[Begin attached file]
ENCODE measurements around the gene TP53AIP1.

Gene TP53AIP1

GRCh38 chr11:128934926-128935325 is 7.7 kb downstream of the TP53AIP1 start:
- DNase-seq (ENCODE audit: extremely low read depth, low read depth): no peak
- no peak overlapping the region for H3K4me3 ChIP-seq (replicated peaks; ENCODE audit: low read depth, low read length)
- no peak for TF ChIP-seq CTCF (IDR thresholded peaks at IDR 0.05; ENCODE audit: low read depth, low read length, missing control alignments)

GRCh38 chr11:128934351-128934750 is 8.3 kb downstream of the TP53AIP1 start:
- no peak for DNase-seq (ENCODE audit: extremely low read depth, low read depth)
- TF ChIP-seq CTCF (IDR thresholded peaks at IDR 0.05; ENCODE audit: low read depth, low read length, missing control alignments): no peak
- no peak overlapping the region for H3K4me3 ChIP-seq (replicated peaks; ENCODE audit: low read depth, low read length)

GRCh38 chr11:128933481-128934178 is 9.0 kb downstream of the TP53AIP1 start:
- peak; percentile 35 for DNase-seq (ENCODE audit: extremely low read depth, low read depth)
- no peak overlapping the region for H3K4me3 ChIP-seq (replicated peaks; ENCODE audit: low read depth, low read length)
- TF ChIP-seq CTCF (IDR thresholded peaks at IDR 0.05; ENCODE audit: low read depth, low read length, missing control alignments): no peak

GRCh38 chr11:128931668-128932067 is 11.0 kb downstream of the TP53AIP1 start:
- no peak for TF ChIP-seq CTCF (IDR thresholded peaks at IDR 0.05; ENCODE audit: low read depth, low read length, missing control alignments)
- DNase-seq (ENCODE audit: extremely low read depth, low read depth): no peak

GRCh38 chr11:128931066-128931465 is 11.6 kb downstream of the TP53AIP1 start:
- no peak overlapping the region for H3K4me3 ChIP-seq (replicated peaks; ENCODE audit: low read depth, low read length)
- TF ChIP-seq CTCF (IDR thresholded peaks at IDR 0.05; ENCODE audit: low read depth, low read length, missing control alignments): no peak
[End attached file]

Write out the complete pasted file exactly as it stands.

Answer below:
ENCODE measurements around the gene TP53AIP1.

Gene TP53AIP1

GRCh38 chr11:128934926-128935325 is 7.7 kb downstream of the TP53AIP1 start:
- DNase-seq (ENCODE audit: extremely low read depth, low read depth): no peak
- no peak overlapping the region for H3K4me3 ChIP-seq (replicated peaks; ENCODE audit: low read depth, low read length)
- no peak for TF ChIP-seq CTCF (IDR thresholded peaks at IDR 0.05; ENCODE audit: low read depth, low read length, missing control alignments)

GRCh38 chr11:128934351-128934750 is 8.3 kb downstream of the TP53AIP1 start:
- no peak for DNase-seq (ENCODE audit: extremely low read depth, low read depth)
- TF ChIP-seq CTCF (IDR thresholded peaks at IDR 0.05; ENCODE audit: low read depth, low read length, missing control alignments): no peak
- no peak overlapping the region for H3K4me3 ChIP-seq (replicated peaks; ENCODE audit: low read depth, low read length)

GRCh38 chr11:128933481-128934178 is 9.0 kb downstream of the TP53AIP1 start:
- peak; percentile 35 for DNase-seq (ENCODE audit: extremely low read depth, low read depth)
- no peak overlapping the region for H3K4me3 ChIP-seq (replicated peaks; ENCODE audit: low read depth, low read length)
- TF ChIP-seq CTCF (IDR thresholded peaks at IDR 0.05; ENCODE audit: low read depth, low read length, missing control alignments): no peak

GRCh38 chr11:128931668-128932067 is 11.0 kb downstream of the TP53AIP1 start:
- no peak for TF ChIP-seq CTCF (IDR thresholded peaks at IDR 0.05; ENCODE audit: low read depth, low read length, missing control alignments)
- DNase-seq (ENCODE audit: extremely low read depth, low read depth): no peak

GRCh38 chr11:128931066-128931465 is 11.6 kb downstream of the TP53AIP1 start:
- no peak overlapping the region for H3K4me3 ChIP-seq (replicated peaks; ENCODE audit: low read depth, low read length)
- TF ChIP-seq CTCF (IDR thresholded peaks at IDR 0.05; ENCODE audit: low read depth, low read length, missing control alignments): no peak